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IMG_4275About 11 miles further and we were enjoying the views from “The ‘Sitooterie’ wildlife observation garden” in front of the Post Office at the Gairloch harbor (below). The water is so smooth at this time of day before the winds kick up and its surface reflects so beautifully. You just can’t take a bad picture!IMG_4276By this time we were getting a bit hungry so we stopped just up the road a bit further at the Shieling Restaurant for a bite to eat. I enjoyed a nice BLT while Lindsay indulged in a yummy looking shrimp cocktail! (Hmmm, maybe I should have ordered that!)

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The A832 cuts right at the top end of Gairloch and heads across the peninsula toward Poolewe on Loch Ewe. There’s not much to see on that 5-mile stretch of road but once you reach Poolewe there are quite a few options of things to see and do.  For instance, the National Trust manages a very beautiful garden there called Inverewe Garden.

IMG_4299We drove into the parking lot but it was super crowded so we decided not to go in. (I visited it last year with my friend Pat MacLeod from Dingwall and wrote a blog post about it already so I’m not going to tell any information about it in this post, however,  if you would like to see that post you can click here: Inverewe-gardens)

It is an absolutely beautiful garden. It is widely regarded as one of the most beautiful gardens in Scotland, in fact. Inverewe is a must for anyone who loves nature. The most we will see it today is this view of it from across the bay.IMG_4297Inverewe Gardens sits on a small peninsula that juts out into Loch Ewe. On the northern side of the hill behind the garden, you can see more of the massive loch. The view looking back toward Poolewe with the mountains beyond is also quite striking.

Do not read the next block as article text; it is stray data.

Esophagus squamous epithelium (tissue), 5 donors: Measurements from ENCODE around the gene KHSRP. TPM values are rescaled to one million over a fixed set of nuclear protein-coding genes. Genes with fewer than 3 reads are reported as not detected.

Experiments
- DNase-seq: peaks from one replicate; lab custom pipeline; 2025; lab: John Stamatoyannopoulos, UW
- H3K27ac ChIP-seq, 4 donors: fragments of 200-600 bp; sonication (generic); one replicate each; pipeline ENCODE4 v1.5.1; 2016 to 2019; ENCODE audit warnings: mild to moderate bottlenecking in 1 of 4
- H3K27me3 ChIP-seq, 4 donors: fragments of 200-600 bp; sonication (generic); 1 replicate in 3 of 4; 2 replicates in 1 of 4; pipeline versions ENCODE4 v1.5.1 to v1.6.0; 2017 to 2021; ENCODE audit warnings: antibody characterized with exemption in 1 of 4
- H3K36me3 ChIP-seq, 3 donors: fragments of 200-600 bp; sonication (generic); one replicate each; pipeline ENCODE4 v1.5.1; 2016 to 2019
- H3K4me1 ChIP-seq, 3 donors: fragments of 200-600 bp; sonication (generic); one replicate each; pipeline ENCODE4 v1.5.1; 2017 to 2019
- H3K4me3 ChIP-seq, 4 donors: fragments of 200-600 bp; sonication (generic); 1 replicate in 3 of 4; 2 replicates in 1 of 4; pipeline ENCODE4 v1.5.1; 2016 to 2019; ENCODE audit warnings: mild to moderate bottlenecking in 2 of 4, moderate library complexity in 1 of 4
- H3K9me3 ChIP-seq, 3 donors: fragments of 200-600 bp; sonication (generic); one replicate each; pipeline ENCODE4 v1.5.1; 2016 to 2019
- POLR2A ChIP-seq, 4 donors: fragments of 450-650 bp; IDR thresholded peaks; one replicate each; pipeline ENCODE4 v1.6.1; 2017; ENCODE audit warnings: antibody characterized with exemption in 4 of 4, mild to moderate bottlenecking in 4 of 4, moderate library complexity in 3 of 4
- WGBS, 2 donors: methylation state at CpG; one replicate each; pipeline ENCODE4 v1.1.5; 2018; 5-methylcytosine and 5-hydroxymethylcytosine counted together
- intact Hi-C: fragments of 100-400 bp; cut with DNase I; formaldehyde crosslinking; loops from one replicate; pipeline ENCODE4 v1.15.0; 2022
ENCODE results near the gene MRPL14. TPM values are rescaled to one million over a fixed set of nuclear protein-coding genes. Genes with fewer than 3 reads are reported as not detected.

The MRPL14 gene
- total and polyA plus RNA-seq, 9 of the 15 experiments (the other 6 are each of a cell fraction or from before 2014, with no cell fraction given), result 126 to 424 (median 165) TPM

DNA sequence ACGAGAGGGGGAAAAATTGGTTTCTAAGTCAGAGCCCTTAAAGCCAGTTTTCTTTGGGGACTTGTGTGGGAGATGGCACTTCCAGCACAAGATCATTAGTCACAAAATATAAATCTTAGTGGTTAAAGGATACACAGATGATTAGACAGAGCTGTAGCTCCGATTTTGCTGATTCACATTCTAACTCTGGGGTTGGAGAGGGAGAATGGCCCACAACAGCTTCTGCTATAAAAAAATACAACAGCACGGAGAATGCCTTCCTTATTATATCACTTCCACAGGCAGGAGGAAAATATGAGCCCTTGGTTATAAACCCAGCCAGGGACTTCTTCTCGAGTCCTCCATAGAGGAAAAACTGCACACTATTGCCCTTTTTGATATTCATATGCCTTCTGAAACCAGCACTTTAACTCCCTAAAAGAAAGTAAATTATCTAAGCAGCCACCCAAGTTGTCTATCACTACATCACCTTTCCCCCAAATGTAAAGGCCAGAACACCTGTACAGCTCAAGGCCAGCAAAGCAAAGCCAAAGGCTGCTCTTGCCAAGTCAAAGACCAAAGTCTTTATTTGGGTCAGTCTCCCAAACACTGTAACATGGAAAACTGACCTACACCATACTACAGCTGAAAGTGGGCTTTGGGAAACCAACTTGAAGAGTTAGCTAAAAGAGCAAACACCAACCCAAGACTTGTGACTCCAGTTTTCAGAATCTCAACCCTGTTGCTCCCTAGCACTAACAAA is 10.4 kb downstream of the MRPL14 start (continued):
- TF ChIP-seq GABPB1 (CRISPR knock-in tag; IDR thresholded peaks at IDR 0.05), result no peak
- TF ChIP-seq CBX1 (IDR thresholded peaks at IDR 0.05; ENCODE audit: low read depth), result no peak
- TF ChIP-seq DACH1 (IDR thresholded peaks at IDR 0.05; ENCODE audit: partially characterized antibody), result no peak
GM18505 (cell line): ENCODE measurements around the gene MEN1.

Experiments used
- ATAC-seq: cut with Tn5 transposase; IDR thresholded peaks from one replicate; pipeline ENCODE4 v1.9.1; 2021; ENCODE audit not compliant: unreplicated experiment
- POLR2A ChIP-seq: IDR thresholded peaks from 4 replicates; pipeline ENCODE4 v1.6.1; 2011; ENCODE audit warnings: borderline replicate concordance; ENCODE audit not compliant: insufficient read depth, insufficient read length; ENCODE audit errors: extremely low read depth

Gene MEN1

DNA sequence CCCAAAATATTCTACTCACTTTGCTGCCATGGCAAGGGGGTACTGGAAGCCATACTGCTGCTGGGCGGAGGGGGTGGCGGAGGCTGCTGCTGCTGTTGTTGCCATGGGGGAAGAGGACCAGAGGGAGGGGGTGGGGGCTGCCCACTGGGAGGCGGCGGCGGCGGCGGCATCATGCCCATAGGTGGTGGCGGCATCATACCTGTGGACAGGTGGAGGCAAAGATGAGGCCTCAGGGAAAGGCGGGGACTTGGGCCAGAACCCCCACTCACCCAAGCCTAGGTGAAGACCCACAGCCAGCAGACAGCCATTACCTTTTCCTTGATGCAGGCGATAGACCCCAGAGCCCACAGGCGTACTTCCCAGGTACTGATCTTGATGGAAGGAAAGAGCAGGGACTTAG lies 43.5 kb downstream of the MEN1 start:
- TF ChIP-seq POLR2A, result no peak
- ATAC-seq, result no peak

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“During World War II, Loch Ewe was a safe haven for naval vessels and merchant ships. Its attractiveness lay in its depth, size, and seclusion with convenient access to the Atlantic Ocean it made journey times shorter.

Merchant ships laden with supplies sailed from Loch Ewe under naval protection on the renowned Arctic Convoys – sadly it was the last voyage for many seamen. While coping with freezing cold water and the menace caused by German U-boats and bombers, the convoys carried their vital supplies to war-torn Russia. Loch Ewe was a naval base from 1939 to 1945. It was protected by light and heavy anti-aircraft guns. A boom net and mine defense system helped protect the vessels in the loch from submarines and air attacks.

Altogether 481 merchant ships and over 100 naval escort vessels left Loch Ewe for Russia in a total of 19 Arctic Convoys. In a nutshell, this place existed because supplies needed to get to the Russians by their allies in order to defeat Nazi Germany.

Imagine standing here in the 1940s looking down on a sea black with ships – so many in fact that it is said, “You could walk from one side of Loch Ewe to the other without getting your feet wet!”IMG_4313In this village of Aultbea, military personnel outnumbered local residents 3-1.IMG_4320Aultbea has an exhibition center which houses all kinds of memorabilia, photographs, recorded accounts and stories from people who were there during the operations. It’s really interesting and definitely worth a stop. It’s not a very big building at all, but it’s organized quite well and they’ve managed to fit quite a bit of stuff in there; they haveutilized every square inch quite efficiently.IMG_2012Here is just a small sampling of what they have on display in the way of paintings, posters, models of ships, some tools of the trade and some very interesting stories told by the locals.